Stanislas = Mr. Hergé

(edit – added two more book covers, thanks to Darko)

When there’s a subject that still grips a rather large market, but a certain party blocks any use of visual material of that subject, it pays off to have already made your mark. If that’s a little obtuse, and you’ll need to forgive me for mincing my words, consider the French cartoonist Stanislas.

Since he provided the art for José-Louis Bocquet and Jean-Luc Fromental’s visual biography of Tintin creator Hergé, published as Les Aventures d’Hergé (in a number of editions, with equally many cover illustrations), his extra naive take on the ligne claire has provided cover art for many a book on Tintin and his creator.

In 2014, Dominique Cerbelaud and Olivier Roche collected all publications on Hergé (more than 600) in Bibliographie d’un Mythe (Les Impressions Nouvelles). Renaud Nattiez wrote Le Mystère Tintin and Les Femmes dans le Monde de Tintin (both Sépia), while Patrick Mérand lists all details that the average reader will probably miss in Les Coulisses d’Hergé. Philippe Lombard tackles Hergé’s adventures on the silver screen in Tintin, Hergé et le Cinéma, and Bob Garcia looks into Hergé’s morals and belief systems in Tintin, le Diable et le Bon Dieu. Similarly, Marcel Wilmet studies the influence of Abbé Wallez on both Hergé and Belgian far right politician Léon Degrelle in L’Abbé Wallez, L’Eminence Noire de Degrelle et Hergé. The role of Jacques Van Melkebeke in the relationship between Hergé and E.P. Jacobs is the subject of Benoit Mouchart’s A l’Ombre de la Ligne Claire.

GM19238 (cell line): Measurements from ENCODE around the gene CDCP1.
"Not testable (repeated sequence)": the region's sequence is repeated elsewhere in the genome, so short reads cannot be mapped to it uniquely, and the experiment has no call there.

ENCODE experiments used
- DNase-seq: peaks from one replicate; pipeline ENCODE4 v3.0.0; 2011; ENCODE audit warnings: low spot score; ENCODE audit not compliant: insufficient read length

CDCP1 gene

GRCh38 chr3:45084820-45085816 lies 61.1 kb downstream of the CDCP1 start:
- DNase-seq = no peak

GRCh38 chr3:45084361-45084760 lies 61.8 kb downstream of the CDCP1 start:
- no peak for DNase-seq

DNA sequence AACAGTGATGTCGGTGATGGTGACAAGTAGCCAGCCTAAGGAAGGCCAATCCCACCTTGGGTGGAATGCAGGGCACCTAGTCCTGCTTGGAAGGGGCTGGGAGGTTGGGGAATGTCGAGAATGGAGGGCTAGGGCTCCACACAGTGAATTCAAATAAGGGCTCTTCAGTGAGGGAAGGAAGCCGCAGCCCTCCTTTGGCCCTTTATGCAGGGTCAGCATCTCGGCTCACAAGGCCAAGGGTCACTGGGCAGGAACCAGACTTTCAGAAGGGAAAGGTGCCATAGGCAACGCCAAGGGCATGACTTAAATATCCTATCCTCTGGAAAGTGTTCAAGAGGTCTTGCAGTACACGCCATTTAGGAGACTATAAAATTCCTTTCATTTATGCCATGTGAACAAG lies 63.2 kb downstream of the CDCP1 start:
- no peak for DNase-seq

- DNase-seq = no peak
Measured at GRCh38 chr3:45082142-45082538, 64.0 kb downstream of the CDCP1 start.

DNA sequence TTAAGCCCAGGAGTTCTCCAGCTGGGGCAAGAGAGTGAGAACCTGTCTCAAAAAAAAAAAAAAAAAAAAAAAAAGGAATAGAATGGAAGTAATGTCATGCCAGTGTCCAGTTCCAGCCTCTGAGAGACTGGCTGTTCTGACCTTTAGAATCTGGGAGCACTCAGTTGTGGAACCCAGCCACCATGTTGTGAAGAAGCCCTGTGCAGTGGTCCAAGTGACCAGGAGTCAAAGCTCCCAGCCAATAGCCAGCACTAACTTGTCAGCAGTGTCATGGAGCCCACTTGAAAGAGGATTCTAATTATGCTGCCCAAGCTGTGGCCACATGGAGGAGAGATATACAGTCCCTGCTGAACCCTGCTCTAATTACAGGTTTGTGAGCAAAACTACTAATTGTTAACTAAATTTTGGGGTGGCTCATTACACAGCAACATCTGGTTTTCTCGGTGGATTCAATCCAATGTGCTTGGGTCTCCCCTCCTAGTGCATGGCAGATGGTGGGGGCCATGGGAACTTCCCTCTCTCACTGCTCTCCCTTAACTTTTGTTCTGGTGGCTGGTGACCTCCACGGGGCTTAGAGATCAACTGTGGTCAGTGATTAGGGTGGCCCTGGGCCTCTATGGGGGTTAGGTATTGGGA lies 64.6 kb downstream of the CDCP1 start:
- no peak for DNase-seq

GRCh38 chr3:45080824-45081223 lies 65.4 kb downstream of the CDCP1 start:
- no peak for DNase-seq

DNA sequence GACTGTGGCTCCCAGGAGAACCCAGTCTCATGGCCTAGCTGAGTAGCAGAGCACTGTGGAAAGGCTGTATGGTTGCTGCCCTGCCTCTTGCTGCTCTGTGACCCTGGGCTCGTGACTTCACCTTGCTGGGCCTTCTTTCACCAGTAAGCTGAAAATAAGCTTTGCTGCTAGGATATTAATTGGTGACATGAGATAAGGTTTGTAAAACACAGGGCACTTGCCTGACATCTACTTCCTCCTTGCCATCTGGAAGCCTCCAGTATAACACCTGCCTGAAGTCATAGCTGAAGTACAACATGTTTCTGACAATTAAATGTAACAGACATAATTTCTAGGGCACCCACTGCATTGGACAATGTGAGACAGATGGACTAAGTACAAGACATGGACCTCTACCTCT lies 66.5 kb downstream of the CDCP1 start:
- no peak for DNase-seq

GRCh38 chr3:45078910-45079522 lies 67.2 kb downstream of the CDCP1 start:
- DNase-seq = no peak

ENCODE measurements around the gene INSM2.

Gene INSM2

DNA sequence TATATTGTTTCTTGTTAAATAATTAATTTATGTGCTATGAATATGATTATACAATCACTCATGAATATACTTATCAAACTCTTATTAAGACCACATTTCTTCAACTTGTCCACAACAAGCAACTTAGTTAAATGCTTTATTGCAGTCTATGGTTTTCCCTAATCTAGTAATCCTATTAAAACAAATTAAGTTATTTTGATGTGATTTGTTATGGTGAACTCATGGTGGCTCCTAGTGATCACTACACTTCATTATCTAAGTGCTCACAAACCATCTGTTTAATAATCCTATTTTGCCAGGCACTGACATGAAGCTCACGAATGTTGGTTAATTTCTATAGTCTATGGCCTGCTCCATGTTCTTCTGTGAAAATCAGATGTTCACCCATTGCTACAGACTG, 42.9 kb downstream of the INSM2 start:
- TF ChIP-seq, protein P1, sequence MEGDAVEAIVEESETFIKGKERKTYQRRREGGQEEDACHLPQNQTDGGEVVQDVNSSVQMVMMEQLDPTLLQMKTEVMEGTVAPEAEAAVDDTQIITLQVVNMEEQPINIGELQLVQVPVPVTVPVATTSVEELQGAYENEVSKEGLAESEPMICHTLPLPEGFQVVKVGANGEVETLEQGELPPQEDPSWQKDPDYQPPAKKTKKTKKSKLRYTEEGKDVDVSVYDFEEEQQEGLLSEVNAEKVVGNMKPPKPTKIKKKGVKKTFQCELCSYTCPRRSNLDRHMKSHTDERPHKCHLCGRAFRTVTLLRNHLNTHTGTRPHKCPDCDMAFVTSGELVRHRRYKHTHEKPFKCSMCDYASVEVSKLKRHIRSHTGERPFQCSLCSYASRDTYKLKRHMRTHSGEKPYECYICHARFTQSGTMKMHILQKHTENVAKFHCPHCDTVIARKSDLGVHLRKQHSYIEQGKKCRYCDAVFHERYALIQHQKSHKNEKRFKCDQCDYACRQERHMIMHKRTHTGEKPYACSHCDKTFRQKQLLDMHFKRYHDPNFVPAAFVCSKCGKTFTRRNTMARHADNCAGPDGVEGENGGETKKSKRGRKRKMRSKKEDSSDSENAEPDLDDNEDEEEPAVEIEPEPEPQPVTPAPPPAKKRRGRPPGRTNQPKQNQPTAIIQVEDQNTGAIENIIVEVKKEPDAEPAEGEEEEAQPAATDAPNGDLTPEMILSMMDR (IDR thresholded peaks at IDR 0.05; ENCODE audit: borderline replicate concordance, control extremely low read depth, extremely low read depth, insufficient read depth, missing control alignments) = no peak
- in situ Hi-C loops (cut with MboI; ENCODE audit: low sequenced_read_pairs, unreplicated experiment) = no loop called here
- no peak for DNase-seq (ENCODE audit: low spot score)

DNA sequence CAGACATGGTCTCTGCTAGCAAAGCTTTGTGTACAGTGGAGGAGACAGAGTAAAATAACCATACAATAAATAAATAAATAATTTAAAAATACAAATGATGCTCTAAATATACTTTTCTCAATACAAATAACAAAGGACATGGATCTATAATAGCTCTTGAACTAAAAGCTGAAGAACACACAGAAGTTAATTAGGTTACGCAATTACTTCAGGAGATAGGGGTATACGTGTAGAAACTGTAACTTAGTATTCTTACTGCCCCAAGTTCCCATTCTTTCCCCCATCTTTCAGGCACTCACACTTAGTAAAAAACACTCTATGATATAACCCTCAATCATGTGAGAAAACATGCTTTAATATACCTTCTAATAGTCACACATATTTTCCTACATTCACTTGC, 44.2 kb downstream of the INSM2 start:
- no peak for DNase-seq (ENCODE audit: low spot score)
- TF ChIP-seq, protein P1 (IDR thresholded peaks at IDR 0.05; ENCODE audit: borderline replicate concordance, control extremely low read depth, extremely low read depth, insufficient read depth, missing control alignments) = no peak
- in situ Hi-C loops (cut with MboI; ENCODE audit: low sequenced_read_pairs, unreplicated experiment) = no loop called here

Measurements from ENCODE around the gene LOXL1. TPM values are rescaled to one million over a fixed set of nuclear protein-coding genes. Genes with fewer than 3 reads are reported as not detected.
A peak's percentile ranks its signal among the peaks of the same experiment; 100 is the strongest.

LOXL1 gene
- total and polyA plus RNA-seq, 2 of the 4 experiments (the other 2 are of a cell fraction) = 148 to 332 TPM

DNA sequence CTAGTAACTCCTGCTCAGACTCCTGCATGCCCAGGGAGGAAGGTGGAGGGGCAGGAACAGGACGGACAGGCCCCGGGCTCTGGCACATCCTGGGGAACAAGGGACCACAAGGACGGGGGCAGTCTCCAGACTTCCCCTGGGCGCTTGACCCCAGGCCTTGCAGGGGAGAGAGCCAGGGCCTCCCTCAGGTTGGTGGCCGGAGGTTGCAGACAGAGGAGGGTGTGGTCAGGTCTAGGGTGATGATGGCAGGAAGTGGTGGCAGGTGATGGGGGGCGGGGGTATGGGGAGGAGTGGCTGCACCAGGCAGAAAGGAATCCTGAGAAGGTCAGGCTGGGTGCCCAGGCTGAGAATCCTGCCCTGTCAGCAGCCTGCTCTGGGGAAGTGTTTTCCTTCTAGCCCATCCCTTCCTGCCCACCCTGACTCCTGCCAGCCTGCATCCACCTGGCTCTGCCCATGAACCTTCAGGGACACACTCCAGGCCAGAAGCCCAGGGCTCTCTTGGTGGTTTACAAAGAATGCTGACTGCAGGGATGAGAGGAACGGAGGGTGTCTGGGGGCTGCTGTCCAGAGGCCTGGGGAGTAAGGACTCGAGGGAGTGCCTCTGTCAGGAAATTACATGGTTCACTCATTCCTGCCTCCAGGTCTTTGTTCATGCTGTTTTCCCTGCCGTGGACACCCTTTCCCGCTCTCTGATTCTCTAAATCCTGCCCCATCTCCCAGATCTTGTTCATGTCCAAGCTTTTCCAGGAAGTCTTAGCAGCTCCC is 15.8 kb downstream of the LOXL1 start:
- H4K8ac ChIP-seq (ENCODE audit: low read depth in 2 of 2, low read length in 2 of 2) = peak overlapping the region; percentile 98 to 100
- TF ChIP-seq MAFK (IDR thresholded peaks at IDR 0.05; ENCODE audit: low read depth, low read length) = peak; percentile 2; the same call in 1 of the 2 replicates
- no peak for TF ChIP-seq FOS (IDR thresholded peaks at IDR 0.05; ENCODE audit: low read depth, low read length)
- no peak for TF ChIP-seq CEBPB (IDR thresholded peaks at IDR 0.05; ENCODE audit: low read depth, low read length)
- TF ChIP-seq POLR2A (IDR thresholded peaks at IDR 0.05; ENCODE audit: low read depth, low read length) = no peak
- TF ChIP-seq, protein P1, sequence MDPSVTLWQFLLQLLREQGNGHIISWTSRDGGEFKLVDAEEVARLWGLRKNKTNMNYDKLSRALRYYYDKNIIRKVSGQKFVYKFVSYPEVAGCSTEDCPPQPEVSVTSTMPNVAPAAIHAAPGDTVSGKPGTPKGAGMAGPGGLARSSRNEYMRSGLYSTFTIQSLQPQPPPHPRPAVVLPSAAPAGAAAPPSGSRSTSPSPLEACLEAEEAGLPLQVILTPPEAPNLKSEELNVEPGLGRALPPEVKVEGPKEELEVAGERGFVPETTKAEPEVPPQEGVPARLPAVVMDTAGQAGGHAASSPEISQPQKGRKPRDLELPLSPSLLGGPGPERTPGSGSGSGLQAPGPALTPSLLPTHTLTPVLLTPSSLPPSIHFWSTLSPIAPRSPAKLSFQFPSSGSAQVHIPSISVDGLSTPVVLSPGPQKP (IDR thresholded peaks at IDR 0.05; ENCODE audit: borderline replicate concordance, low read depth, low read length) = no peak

Most recently, Geoffrey Kursner presents an overview of all international newspaper runs Hergé’s comics have known in Hergé et la Presse.

And since Moulinsart guards all visual representation of the quiffed one like a set of hawks, all these authors called on Stanislas for a cover. Which, somehow, makes for some continuity.

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2 Responses to Stanislas = Mr. Hergé

  1. Jean-Luc Fromental says:

    Stan’s style is extremely adequate for the subject. It’s what we felt immediately when we started working with him on our Hergé book so many years ago. The reason for this ? He doesn’t draw his inspiration straight from the master’s art but deeper, from the master’s source for his own style : Zig & Puce author, fantastic artist Alain Saint-Ogan, who systematized the use of speech balloons in French comics. That’s where the pointed noses and sharp lines come from. So he can evoke Hergé without any redundancies. Q.E.D.

  2. mikerhode says:

    Excellent post, Wim

That's my opinion. But do leave yours:

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